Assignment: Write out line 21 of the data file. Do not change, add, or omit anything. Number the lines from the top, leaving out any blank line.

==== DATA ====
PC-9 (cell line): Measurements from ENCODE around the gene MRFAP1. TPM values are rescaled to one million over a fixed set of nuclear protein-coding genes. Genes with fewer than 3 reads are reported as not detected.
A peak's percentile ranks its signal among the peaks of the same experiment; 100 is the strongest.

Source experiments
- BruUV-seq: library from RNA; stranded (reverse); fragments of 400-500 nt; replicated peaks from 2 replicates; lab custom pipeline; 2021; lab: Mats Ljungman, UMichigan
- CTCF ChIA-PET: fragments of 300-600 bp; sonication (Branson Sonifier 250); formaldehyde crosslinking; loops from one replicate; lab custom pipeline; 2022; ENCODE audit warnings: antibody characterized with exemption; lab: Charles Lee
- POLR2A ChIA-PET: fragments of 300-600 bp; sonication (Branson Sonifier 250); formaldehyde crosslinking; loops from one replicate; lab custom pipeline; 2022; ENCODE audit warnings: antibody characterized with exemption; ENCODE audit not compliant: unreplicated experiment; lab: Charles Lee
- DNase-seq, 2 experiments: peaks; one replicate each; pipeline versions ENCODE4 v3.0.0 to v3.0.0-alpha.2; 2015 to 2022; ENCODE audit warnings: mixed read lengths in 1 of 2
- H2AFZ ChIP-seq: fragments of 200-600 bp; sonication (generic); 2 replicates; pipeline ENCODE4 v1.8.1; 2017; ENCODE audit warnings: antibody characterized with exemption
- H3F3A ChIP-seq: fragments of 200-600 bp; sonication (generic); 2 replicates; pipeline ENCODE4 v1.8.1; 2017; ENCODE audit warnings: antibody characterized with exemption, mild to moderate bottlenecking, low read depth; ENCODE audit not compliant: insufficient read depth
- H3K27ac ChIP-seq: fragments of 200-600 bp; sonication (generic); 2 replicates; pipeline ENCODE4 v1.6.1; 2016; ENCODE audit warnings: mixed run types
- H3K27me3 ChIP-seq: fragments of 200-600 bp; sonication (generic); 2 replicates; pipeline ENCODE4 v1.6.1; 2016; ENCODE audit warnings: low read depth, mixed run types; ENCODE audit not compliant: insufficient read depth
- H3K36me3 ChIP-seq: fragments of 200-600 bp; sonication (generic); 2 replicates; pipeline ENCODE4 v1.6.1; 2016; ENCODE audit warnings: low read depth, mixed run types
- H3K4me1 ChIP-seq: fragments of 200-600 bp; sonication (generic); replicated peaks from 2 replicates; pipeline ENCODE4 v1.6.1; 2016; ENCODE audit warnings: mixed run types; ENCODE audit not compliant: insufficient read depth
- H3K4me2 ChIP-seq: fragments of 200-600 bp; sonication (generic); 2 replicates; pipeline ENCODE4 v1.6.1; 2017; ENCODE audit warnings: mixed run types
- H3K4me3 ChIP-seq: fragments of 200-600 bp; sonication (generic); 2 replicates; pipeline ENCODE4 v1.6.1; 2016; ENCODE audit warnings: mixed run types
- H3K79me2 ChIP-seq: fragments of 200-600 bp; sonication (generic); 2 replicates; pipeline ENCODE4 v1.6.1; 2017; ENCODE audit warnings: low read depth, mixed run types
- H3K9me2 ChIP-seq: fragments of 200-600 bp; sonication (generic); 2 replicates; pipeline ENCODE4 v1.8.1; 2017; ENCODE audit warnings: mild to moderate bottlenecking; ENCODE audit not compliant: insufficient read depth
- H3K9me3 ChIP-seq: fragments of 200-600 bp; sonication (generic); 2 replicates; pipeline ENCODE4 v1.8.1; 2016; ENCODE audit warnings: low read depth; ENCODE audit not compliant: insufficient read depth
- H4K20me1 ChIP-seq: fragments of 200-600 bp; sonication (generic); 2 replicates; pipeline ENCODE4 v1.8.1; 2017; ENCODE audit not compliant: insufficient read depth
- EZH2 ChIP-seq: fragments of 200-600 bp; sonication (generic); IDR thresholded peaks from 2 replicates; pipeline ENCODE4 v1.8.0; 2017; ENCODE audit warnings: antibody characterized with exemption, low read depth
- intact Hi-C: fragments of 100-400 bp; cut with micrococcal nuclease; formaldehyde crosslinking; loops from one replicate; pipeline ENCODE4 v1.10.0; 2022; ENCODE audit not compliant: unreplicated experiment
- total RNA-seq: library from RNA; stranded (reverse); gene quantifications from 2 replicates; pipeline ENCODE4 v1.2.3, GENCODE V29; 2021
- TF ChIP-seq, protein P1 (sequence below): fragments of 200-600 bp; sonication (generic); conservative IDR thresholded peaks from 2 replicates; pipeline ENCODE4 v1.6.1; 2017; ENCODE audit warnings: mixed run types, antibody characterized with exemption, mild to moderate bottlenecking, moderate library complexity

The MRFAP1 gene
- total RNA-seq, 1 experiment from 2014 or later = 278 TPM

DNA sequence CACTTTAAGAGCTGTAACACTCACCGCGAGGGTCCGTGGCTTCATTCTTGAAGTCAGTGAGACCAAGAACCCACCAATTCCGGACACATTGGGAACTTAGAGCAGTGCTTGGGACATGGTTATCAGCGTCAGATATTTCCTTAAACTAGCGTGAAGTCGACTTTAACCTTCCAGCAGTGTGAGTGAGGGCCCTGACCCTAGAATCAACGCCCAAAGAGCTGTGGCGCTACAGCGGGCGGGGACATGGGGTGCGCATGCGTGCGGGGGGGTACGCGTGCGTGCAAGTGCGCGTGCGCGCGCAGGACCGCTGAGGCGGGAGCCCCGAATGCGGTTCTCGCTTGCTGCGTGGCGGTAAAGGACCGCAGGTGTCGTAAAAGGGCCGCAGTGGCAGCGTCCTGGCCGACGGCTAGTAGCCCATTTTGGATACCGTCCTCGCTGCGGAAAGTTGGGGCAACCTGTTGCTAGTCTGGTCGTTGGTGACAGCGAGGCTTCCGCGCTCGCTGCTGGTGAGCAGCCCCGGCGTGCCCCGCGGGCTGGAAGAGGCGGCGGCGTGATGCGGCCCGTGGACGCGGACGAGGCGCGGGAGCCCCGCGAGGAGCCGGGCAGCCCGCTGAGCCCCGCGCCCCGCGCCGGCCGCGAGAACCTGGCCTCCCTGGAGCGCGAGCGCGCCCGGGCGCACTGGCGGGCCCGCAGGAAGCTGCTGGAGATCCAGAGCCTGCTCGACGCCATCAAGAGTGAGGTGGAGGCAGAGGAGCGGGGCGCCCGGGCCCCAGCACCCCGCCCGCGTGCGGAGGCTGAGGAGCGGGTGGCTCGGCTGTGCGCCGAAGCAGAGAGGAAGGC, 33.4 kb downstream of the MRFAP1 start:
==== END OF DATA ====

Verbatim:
- intact Hi-C: fragments of 100-400 bp; cut with micrococcal nuclease; formaldehyde crosslinking; loops from one replicate; pipeline ENCODE4 v1.10.0; 2022; ENCODE audit not compliant: unreplicated experiment